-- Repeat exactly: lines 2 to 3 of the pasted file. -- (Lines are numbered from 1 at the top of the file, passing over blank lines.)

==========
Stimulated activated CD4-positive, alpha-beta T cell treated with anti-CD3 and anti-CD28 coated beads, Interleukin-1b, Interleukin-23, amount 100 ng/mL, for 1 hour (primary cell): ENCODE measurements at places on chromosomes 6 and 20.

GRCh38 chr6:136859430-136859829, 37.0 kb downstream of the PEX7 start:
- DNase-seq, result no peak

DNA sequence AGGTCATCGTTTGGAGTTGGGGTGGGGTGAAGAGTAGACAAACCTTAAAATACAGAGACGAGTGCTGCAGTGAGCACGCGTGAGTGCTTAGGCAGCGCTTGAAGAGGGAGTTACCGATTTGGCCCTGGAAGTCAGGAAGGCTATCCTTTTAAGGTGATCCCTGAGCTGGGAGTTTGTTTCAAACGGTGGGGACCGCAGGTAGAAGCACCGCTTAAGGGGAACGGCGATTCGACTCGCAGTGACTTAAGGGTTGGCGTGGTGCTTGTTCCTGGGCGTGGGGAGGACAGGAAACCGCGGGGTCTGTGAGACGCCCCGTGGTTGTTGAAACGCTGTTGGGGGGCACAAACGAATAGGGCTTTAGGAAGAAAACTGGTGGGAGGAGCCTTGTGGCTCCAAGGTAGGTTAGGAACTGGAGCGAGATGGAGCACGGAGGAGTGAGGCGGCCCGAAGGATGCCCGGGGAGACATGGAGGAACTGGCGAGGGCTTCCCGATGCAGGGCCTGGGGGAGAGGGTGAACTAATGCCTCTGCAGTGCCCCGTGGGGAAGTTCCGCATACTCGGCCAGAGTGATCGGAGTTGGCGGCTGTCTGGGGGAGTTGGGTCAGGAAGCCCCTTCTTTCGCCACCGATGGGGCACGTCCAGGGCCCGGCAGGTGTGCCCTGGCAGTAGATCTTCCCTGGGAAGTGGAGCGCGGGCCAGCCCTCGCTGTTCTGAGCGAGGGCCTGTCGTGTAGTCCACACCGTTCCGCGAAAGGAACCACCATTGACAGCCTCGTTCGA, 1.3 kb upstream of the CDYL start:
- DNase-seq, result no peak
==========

GRCh38 chr6:136859430-136859829, 37.0 kb downstream of the PEX7 start:
- DNase-seq, result no peak